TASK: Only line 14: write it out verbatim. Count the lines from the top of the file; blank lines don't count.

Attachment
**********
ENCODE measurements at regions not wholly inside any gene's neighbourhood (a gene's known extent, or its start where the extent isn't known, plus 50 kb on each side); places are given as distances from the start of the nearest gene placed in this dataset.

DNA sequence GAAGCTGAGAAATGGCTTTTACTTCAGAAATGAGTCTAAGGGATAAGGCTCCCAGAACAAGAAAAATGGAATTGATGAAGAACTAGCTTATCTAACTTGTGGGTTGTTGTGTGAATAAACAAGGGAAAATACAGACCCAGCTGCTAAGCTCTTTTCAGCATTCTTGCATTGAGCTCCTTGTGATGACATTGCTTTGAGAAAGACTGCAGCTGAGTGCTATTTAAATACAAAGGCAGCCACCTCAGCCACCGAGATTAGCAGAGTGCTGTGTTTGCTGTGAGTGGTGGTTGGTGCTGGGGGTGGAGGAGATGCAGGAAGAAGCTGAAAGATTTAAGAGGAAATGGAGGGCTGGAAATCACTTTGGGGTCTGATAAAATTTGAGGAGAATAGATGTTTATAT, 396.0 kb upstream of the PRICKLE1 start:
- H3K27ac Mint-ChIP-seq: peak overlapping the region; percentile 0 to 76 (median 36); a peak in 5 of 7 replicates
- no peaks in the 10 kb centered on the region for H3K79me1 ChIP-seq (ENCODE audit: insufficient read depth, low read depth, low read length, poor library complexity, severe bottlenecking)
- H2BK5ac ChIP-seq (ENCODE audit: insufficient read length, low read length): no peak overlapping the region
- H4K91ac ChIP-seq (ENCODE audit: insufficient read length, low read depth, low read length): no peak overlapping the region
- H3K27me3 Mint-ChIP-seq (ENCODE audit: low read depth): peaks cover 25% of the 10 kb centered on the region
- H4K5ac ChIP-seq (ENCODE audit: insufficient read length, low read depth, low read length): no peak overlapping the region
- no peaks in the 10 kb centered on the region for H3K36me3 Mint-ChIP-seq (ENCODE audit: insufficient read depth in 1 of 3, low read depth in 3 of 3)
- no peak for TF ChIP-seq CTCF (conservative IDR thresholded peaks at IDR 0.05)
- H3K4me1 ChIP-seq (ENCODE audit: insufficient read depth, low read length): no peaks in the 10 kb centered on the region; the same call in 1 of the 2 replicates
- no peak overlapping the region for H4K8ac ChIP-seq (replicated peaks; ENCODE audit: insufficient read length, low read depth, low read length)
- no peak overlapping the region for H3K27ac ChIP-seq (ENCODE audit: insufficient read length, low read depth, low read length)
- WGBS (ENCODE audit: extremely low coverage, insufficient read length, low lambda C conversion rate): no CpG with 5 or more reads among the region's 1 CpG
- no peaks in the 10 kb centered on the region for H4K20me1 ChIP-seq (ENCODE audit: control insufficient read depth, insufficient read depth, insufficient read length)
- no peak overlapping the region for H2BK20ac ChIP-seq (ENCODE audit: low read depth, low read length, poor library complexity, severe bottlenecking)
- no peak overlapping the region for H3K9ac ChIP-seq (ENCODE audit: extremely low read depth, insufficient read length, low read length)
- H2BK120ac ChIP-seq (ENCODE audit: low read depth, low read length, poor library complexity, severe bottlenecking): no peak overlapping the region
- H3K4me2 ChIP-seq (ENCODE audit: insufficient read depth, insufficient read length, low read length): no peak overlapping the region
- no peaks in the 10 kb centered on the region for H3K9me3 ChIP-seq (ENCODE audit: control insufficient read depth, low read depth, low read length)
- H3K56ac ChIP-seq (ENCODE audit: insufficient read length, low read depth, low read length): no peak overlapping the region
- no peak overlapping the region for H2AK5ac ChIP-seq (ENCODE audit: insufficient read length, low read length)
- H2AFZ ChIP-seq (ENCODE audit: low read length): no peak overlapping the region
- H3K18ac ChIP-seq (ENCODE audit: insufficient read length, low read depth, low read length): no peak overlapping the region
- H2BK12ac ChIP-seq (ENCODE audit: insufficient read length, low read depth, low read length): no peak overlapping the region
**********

- WGBS (ENCODE audit: extremely low coverage, insufficient read length, low lambda C conversion rate): no CpG with 5 or more reads among the region's 1 CpG